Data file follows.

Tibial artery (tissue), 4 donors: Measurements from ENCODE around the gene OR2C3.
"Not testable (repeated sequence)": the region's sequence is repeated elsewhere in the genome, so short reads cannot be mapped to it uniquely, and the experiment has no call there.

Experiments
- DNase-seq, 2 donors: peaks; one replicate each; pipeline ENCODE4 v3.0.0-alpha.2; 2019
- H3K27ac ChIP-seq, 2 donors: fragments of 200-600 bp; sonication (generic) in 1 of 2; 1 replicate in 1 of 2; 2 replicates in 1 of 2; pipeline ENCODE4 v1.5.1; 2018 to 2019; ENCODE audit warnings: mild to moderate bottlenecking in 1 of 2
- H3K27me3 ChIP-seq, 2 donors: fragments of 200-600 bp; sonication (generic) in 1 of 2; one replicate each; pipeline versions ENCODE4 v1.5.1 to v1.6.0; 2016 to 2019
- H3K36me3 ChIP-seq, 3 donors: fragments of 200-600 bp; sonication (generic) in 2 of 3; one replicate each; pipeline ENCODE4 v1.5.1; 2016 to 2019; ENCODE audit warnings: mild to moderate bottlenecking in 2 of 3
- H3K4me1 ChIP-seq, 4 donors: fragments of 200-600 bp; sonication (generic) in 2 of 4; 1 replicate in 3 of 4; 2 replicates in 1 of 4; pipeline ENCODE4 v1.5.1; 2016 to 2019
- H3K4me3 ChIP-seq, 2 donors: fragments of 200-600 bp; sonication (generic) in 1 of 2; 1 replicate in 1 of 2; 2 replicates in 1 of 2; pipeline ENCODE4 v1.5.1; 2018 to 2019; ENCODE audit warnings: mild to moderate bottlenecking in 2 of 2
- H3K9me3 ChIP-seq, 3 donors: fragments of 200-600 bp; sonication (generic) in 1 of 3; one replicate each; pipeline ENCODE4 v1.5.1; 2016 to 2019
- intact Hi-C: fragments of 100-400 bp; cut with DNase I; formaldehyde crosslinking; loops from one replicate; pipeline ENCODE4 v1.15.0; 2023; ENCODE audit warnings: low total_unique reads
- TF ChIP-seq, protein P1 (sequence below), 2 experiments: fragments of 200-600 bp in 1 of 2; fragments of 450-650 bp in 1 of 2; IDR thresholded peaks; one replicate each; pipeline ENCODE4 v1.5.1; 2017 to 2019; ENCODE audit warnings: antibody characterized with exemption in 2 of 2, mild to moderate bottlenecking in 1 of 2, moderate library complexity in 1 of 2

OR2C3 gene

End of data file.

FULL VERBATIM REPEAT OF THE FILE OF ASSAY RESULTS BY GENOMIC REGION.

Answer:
Tibial artery (tissue), 4 donors: Measurements from ENCODE around the gene OR2C3.
"Not testable (repeated sequence)": the region's sequence is repeated elsewhere in the genome, so short reads cannot be mapped to it uniquely, and the experiment has no call there.

Experiments
- DNase-seq, 2 donors: peaks; one replicate each; pipeline ENCODE4 v3.0.0-alpha.2; 2019
- H3K27ac ChIP-seq, 2 donors: fragments of 200-600 bp; sonication (generic) in 1 of 2; 1 replicate in 1 of 2; 2 replicates in 1 of 2; pipeline ENCODE4 v1.5.1; 2018 to 2019; ENCODE audit warnings: mild to moderate bottlenecking in 1 of 2
- H3K27me3 ChIP-seq, 2 donors: fragments of 200-600 bp; sonication (generic) in 1 of 2; one replicate each; pipeline versions ENCODE4 v1.5.1 to v1.6.0; 2016 to 2019
- H3K36me3 ChIP-seq, 3 donors: fragments of 200-600 bp; sonication (generic) in 2 of 3; one replicate each; pipeline ENCODE4 v1.5.1; 2016 to 2019; ENCODE audit warnings: mild to moderate bottlenecking in 2 of 3
- H3K4me1 ChIP-seq, 4 donors: fragments of 200-600 bp; sonication (generic) in 2 of 4; 1 replicate in 3 of 4; 2 replicates in 1 of 4; pipeline ENCODE4 v1.5.1; 2016 to 2019
- H3K4me3 ChIP-seq, 2 donors: fragments of 200-600 bp; sonication (generic) in 1 of 2; 1 replicate in 1 of 2; 2 replicates in 1 of 2; pipeline ENCODE4 v1.5.1; 2018 to 2019; ENCODE audit warnings: mild to moderate bottlenecking in 2 of 2
- H3K9me3 ChIP-seq, 3 donors: fragments of 200-600 bp; sonication (generic) in 1 of 3; one replicate each; pipeline ENCODE4 v1.5.1; 2016 to 2019
- intact Hi-C: fragments of 100-400 bp; cut with DNase I; formaldehyde crosslinking; loops from one replicate; pipeline ENCODE4 v1.15.0; 2023; ENCODE audit warnings: low total_unique reads
- TF ChIP-seq, protein P1 (sequence below), 2 experiments: fragments of 200-600 bp in 1 of 2; fragments of 450-650 bp in 1 of 2; IDR thresholded peaks; one replicate each; pipeline ENCODE4 v1.5.1; 2017 to 2019; ENCODE audit warnings: antibody characterized with exemption in 2 of 2, mild to moderate bottlenecking in 1 of 2, moderate library complexity in 1 of 2

OR2C3 gene